Written on 29 April 2016, 08:45am under As Seen In
In the 1990s, the term “digital divide” was coined to define the gap between people who had regular access to technology and those who did not—the proverbial technology “haves and have-nots.” Since then, the digital divide has shifted to mean more than simply being able to surf the web. And as technological needs and capabilities have grown, so have the inequities.
This week I looked at schools that filter and block certain websites on school Wi-Fi networks, as well as on school-issued laptops and tablets that students take home. The concerns and challenges all circle back to how heavy-handed internet filtering undermines student learning, particularly for children who depend exclusively on school-provided internet access and devices.
This common-sense viewpoint, however, has yet to trickle down to many schools, where over-filtering—filtering beyond the requirements of [the Children’s Internet Protection Act]—is common. One of the most ardent and active opponents of over-filtering to date has been the American Library Association, which for many years has championed the need to protect students’ access to “legal, constitutionally protected information that is necessary for their school studies [and] personal well-being,” said Deborah Caldwell-Stone, the deputy director for ALA’s office for intellectual freedom. Stone said in some cases, the problem is as simple as school staff failing to adjust the pre-set maximum settings on filtering software, though much of the difficulty resides with school personnel who misunderstand the federal law and the requirements necessary to be in compliance. As an example, she said both the Federal Communications Commission and representatives from the Department of Education have issued guidance stating that Facebook, YouTube, and other platforms do not need to be filtered, but school districts often block these websites “on the grounds that students might access content barred by CIPA.”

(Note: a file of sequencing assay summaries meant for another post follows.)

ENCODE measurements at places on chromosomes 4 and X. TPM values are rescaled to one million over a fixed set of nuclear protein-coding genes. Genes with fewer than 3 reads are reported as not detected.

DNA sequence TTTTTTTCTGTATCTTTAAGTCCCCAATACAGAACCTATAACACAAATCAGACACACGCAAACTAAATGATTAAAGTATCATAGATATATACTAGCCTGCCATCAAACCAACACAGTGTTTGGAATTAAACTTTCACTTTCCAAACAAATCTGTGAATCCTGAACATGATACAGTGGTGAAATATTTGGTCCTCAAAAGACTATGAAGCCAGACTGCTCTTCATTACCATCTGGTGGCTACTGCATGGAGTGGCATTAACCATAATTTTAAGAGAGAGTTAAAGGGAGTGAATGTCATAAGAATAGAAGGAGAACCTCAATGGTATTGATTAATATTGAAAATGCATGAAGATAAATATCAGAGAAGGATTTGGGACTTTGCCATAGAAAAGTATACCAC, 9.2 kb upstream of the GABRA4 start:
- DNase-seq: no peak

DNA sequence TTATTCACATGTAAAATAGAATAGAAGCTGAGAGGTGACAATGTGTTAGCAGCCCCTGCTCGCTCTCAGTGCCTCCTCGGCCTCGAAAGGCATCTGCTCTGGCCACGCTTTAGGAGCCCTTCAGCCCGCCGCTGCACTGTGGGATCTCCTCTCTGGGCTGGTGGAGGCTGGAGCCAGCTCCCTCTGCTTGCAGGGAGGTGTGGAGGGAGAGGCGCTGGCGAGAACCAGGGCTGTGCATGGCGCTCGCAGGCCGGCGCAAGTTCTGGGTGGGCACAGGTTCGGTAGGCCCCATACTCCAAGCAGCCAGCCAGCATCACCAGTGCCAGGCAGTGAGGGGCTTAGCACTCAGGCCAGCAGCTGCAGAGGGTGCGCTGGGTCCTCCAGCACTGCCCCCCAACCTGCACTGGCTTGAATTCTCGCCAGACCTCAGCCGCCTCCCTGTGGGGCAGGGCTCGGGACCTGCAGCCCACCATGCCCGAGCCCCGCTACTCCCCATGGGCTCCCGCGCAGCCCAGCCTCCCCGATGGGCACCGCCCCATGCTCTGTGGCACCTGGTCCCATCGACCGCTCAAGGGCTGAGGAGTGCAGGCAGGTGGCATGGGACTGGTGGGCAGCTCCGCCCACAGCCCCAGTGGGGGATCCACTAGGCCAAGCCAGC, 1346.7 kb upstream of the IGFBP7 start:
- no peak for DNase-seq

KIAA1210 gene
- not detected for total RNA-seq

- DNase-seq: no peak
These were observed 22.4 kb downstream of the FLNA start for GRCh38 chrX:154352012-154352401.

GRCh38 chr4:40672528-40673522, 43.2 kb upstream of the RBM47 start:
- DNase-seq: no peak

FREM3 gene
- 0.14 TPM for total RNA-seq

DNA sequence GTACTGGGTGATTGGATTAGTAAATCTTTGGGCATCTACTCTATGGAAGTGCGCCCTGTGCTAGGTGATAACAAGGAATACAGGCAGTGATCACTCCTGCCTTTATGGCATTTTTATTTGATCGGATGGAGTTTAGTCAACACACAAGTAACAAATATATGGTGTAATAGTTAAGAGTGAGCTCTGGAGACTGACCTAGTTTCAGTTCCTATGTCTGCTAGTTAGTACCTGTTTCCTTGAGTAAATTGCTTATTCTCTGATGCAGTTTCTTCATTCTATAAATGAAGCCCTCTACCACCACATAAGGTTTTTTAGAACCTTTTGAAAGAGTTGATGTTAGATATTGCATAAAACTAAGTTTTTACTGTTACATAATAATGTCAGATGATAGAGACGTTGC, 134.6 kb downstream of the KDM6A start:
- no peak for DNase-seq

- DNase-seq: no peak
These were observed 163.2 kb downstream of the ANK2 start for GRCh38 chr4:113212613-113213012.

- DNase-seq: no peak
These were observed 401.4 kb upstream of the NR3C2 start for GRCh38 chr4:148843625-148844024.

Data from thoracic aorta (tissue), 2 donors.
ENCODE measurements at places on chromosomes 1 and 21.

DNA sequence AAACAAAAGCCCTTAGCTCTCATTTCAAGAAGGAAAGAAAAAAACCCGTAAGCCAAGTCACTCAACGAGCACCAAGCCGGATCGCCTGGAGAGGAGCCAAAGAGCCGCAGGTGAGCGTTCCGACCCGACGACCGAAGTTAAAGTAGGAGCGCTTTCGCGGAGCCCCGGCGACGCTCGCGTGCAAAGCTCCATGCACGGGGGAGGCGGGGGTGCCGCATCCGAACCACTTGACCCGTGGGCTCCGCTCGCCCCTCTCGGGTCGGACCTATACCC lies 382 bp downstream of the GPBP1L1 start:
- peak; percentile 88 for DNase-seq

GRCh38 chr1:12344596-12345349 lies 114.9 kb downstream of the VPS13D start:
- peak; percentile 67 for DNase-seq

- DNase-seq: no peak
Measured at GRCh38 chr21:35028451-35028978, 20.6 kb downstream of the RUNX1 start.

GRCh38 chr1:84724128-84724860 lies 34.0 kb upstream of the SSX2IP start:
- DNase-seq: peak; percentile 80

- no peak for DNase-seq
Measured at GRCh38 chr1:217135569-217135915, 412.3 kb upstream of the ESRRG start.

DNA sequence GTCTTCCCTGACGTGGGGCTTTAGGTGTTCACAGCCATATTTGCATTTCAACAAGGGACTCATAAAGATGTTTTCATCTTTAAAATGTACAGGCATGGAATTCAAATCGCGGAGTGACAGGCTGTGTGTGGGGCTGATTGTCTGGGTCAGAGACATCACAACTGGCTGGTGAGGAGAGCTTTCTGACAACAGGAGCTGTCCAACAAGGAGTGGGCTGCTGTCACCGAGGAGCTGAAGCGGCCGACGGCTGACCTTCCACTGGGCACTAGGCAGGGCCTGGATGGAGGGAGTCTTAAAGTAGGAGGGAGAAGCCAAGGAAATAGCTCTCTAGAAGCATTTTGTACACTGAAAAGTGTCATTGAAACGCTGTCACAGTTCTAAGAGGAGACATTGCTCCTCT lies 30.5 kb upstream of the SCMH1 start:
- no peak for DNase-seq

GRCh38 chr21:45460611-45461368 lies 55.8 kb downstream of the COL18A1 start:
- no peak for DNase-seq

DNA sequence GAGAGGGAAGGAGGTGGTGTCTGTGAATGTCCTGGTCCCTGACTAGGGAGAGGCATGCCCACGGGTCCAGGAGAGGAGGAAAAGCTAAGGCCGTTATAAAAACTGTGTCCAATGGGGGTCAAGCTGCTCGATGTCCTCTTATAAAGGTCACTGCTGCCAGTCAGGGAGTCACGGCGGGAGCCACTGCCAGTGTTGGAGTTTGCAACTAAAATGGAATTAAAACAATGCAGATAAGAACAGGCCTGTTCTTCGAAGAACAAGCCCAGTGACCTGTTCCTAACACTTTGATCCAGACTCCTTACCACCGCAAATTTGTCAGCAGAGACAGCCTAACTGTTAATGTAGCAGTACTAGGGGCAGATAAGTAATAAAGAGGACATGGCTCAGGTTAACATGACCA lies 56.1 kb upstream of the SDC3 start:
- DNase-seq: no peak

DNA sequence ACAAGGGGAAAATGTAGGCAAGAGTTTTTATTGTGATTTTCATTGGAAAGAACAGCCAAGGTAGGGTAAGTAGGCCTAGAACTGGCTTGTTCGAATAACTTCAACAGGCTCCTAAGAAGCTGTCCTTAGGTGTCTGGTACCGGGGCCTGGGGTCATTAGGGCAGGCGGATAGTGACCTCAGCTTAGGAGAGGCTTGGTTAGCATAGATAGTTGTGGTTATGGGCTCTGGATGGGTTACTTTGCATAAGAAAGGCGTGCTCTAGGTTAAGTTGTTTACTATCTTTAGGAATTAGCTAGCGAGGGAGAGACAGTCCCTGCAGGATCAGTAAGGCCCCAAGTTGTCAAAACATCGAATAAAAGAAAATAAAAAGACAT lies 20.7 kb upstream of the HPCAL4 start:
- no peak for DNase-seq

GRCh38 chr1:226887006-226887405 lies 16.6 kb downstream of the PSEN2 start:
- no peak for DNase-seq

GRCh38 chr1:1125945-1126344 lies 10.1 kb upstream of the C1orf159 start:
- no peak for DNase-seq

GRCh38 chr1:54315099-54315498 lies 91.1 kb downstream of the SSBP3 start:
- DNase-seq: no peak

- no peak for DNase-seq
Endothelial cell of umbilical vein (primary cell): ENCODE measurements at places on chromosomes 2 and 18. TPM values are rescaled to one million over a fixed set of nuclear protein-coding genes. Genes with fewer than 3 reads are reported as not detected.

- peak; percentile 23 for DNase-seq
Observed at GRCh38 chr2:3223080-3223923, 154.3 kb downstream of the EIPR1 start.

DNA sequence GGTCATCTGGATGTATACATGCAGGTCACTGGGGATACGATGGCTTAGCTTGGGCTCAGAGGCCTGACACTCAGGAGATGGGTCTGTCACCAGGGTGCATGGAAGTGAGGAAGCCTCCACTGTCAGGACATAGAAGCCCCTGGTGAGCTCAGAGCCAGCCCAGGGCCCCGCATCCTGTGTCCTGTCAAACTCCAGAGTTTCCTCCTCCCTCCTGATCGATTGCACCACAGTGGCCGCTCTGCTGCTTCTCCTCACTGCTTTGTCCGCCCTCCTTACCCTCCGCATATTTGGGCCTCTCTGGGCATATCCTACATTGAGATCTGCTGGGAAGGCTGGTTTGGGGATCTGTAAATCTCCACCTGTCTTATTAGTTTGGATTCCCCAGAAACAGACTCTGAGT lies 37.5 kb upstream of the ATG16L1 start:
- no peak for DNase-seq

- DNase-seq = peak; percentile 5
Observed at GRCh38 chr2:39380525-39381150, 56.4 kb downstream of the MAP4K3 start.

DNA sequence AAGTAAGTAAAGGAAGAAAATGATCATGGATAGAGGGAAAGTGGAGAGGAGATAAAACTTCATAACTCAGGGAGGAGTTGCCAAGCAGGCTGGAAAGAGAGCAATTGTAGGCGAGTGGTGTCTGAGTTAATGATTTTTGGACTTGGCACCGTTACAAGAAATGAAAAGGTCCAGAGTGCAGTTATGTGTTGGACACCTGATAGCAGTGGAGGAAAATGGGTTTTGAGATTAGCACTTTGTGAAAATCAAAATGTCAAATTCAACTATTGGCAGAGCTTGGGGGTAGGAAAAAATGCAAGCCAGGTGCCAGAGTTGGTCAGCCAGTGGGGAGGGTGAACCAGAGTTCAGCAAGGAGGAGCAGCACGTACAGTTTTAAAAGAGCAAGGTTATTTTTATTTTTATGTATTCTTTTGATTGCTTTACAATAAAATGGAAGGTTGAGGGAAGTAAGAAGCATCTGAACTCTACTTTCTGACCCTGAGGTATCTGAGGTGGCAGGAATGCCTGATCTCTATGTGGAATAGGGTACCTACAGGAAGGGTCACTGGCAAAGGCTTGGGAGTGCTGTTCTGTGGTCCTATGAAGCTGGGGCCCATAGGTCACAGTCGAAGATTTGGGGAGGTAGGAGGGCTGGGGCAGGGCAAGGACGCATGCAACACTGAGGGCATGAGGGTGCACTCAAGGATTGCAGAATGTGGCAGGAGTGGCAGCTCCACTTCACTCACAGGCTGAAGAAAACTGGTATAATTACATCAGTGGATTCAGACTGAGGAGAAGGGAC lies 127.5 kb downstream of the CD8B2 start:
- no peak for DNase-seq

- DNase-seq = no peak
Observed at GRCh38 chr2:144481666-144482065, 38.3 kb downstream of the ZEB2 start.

This finding is confirmed by anecdotal and empirical evidence. In Maine, Portland Public Schools in April 2012 installed filters on high-school students’ school-issued laptops that banned access to social networks, games, and video-streaming sites. At the time, Portland was among the first districts in the state to authorize such stringent filtering on take-home school devices. As the Press Herald reported, Portland High School students had very different responses to the new policy, based on their access to another computer at home: “…those from middle-class families expressed various degrees of annoyance when told of the new filtering measures. A group of immigrant students reacted with anger.”
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